By: Alexandra DiFIlippo
How do you engage with the world?
Our modern society with its long work hours and stressful lifestyle has pushed many to seek some respite, peace, and wellness. At some point, the soul gets restless and seeks expansion and connection. This can lead an individual on a journey to be more present, take notice of those needs, and open up to the process of unwinding and creating some body awareness. A great place to start that exploration is through Yoga or Reiki, which both focus our attention on the body, and as we delve deeper, understanding the chakras.
The concept of chakras is derived primarily from Hindu texts or Yogic practices, but has become an area of interest for the modern practitioners and seekers who experience valuable healing in these subtle centers of the body. In Sanskrit, the term “chakra” means “wheel”; in yogic terms it translates to “vortex” or “whirlpool.” Chakras can be open, blocked, or chaotic and this can lend to our experience of the world of emotions, thoughts, relationships, creativity and other patterns that drive our behavior. Uncovering imbalances leads to insight on our own patterns of self sabotage or trauma, slowly illuminating a more balanced way of being.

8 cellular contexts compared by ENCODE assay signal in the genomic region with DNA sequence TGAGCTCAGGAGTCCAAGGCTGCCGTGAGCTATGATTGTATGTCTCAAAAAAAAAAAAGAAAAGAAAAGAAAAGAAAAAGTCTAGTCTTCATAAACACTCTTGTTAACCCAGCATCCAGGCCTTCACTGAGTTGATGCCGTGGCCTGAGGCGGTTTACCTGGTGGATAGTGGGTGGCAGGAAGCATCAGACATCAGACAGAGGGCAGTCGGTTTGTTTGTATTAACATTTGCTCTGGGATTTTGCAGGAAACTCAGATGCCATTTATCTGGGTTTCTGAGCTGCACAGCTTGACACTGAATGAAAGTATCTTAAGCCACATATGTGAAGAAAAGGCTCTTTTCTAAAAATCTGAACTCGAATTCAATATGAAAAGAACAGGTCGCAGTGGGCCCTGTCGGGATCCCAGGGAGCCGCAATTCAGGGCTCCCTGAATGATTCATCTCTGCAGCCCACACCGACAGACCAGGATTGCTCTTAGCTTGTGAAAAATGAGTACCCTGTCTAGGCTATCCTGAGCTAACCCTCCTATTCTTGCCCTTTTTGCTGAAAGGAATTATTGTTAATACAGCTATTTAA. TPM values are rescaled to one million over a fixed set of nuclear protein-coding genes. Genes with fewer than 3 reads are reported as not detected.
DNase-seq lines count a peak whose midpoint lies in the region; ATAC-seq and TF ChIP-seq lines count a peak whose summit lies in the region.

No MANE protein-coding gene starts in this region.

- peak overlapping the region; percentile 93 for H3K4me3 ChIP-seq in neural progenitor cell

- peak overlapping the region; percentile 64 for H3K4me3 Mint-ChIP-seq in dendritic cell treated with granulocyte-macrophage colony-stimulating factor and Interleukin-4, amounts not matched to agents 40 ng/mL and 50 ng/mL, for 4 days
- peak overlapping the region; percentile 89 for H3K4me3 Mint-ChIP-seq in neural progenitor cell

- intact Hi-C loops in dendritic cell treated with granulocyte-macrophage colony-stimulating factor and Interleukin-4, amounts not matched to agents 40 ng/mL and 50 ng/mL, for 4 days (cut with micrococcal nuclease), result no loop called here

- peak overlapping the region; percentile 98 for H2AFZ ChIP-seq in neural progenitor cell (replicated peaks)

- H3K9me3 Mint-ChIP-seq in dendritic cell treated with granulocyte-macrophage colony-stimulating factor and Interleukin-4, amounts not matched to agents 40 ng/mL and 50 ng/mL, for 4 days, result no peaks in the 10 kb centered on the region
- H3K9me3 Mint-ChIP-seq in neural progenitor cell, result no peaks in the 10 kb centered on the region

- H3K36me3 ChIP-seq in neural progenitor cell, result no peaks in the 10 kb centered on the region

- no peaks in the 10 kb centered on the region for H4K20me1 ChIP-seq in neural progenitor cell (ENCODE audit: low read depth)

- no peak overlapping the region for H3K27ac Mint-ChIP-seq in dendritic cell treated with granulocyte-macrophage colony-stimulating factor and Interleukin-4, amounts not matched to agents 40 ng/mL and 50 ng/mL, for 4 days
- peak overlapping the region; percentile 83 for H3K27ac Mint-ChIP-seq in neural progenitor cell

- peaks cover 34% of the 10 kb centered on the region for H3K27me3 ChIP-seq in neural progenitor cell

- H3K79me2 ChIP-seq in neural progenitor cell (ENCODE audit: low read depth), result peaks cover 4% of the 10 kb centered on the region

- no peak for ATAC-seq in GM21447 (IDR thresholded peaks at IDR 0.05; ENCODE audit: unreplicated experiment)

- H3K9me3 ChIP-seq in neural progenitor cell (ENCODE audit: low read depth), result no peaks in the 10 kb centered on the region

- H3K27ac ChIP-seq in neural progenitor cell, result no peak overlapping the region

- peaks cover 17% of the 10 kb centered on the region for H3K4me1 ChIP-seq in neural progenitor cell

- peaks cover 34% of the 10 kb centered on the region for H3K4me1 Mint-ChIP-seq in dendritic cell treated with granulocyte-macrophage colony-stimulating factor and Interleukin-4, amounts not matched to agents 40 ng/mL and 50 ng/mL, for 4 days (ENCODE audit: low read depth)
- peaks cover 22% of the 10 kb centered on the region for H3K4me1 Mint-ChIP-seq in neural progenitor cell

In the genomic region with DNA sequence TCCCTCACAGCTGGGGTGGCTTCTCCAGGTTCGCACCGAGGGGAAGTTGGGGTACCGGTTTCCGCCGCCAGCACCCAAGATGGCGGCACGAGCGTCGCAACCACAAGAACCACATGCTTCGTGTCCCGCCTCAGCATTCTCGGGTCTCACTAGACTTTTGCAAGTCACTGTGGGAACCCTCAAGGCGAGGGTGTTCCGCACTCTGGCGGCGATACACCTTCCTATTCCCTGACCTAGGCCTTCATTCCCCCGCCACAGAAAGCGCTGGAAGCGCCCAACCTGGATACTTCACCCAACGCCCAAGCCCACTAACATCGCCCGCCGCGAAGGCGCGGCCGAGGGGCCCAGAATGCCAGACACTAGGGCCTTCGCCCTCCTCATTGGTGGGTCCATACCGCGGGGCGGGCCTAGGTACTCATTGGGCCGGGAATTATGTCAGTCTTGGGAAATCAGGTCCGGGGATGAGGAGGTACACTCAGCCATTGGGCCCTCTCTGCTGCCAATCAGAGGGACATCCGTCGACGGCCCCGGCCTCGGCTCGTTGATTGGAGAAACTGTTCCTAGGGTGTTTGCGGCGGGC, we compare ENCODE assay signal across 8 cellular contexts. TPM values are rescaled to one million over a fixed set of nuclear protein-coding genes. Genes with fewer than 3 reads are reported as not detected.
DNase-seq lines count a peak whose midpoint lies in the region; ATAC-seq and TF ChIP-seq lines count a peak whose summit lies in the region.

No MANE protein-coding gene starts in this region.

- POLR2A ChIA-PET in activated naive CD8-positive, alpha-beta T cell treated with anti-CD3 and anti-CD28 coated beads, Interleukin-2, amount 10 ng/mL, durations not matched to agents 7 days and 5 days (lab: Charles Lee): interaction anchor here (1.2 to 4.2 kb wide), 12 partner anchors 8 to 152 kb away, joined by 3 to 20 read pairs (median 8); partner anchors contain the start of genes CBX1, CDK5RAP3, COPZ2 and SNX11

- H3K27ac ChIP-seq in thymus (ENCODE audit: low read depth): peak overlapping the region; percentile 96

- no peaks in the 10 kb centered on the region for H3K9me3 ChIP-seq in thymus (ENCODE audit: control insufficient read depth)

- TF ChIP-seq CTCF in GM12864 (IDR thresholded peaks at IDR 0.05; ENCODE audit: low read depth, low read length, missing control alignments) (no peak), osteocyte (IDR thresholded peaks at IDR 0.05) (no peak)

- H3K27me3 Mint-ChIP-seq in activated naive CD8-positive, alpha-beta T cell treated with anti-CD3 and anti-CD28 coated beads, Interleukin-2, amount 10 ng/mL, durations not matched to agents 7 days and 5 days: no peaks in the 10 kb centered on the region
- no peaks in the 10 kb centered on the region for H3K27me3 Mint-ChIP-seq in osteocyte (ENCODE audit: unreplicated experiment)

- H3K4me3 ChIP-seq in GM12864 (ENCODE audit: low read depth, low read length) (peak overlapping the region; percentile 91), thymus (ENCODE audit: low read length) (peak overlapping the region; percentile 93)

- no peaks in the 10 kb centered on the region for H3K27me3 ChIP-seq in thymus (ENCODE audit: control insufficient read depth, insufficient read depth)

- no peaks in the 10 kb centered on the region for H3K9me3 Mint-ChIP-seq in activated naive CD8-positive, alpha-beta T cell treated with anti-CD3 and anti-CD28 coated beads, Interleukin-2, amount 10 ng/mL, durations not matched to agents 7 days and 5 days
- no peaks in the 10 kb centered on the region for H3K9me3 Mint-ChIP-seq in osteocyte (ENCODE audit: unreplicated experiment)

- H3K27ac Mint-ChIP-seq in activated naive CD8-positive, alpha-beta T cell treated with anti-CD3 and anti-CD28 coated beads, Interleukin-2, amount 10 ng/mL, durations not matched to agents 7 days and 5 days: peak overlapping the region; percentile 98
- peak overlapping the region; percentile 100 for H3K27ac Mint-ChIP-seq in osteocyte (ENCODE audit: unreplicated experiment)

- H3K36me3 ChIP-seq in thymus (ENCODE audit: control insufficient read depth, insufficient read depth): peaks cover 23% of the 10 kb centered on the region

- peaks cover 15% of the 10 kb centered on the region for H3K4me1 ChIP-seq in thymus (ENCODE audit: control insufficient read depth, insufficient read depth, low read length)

As an example, let’s consider the root chakra, or muladhara, connected to family, ancestry, our ability to survive and our connection to the world. Situated at the base of the spine, an open chakra will be family-oriented and support creating a comfortable life situation in which basic needs are a priority and easily met. A closed chakra will feel disconnected and distrustful of family, fearful and overwhelmed by life. Imagine what would cause this chakra to stop receiving energy: for instance, a trauma experienced in childhood. Living in poverty as a child could shut down the idea that one’s needs are ever going to be met, and that lack is a part of life. A child in this situation could also grow a great distrust of his or her parents, ultimately feeling resentful or victimized throughout life.
Now, think of the energy system as a balloon, so all of the energy that has been displaced from the root might go up to the head, and that displaced energy becomes overactive and creates a pattern of escapism, worry, or feeling overwhelmed and incapable when faced with everyday problems.Of course. poverty is an infinitely complex issue, but for the sake of this example we are looking at one piece of it.
If we breathe life into the root chakra, it slowly but surely wakes up the natural instinct to care for oneself. For example, I might tell a client to care for himself how his ideal mother would. It’s a drastic shift in perspective and not an easy one to make in real life, but vastly rewarding. Individuals respond best to a holistic approach, meaning everything from diet, goal setting, and yoga, to therapy, bodywork, Reiki, or other healing techniques. Treating himself in this way begins to shift the dynamic, creating a more open and grounded individual.
Alexandra DiFilippo and Michael Murphy are hosting an intensive course on exploring, acknowledging, and clearing the chakras. March 24 we explore the Sacral. Register here for the Sacral